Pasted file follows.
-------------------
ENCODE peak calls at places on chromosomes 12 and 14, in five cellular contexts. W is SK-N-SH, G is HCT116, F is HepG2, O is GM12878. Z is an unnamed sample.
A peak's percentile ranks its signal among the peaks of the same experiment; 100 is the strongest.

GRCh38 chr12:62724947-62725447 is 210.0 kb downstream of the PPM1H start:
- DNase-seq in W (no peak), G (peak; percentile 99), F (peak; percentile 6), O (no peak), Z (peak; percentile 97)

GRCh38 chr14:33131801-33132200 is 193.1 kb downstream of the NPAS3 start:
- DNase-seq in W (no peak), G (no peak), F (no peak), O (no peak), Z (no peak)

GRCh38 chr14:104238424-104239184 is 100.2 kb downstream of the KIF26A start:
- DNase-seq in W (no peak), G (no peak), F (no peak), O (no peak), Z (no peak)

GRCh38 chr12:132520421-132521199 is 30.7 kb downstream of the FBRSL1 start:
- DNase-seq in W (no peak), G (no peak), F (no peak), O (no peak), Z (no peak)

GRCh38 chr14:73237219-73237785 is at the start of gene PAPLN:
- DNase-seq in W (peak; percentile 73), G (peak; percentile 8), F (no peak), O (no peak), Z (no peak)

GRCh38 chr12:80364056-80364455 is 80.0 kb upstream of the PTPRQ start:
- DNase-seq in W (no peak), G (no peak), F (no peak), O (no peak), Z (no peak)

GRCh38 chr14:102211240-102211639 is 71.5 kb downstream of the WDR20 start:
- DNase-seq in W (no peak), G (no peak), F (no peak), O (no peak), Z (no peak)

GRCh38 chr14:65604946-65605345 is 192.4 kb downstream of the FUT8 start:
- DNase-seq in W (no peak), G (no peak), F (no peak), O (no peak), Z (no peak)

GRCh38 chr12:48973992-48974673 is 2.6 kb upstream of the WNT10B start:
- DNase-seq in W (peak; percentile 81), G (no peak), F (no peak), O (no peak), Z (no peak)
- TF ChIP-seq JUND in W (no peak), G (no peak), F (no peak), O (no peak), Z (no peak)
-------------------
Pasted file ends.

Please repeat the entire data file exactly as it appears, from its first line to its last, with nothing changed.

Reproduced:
ENCODE peak calls at places on chromosomes 12 and 14, in five cellular contexts. W is SK-N-SH, G is HCT116, F is HepG2, O is GM12878. Z is an unnamed sample.
A peak's percentile ranks its signal among the peaks of the same experiment; 100 is the strongest.

GRCh38 chr12:62724947-62725447 is 210.0 kb downstream of the PPM1H start:
- DNase-seq in W (no peak), G (peak; percentile 99), F (peak; percentile 6), O (no peak), Z (peak; percentile 97)

GRCh38 chr14:33131801-33132200 is 193.1 kb downstream of the NPAS3 start:
- DNase-seq in W (no peak), G (no peak), F (no peak), O (no peak), Z (no peak)

GRCh38 chr14:104238424-104239184 is 100.2 kb downstream of the KIF26A start:
- DNase-seq in W (no peak), G (no peak), F (no peak), O (no peak), Z (no peak)

GRCh38 chr12:132520421-132521199 is 30.7 kb downstream of the FBRSL1 start:
- DNase-seq in W (no peak), G (no peak), F (no peak), O (no peak), Z (no peak)

GRCh38 chr14:73237219-73237785 is at the start of gene PAPLN:
- DNase-seq in W (peak; percentile 73), G (peak; percentile 8), F (no peak), O (no peak), Z (no peak)

GRCh38 chr12:80364056-80364455 is 80.0 kb upstream of the PTPRQ start:
- DNase-seq in W (no peak), G (no peak), F (no peak), O (no peak), Z (no peak)

GRCh38 chr14:102211240-102211639 is 71.5 kb downstream of the WDR20 start:
- DNase-seq in W (no peak), G (no peak), F (no peak), O (no peak), Z (no peak)

GRCh38 chr14:65604946-65605345 is 192.4 kb downstream of the FUT8 start:
- DNase-seq in W (no peak), G (no peak), F (no peak), O (no peak), Z (no peak)

GRCh38 chr12:48973992-48974673 is 2.6 kb upstream of the WNT10B start:
- DNase-seq in W (peak; percentile 81), G (no peak), F (no peak), O (no peak), Z (no peak)
- TF ChIP-seq JUND in W (no peak), G (no peak), F (no peak), O (no peak), Z (no peak)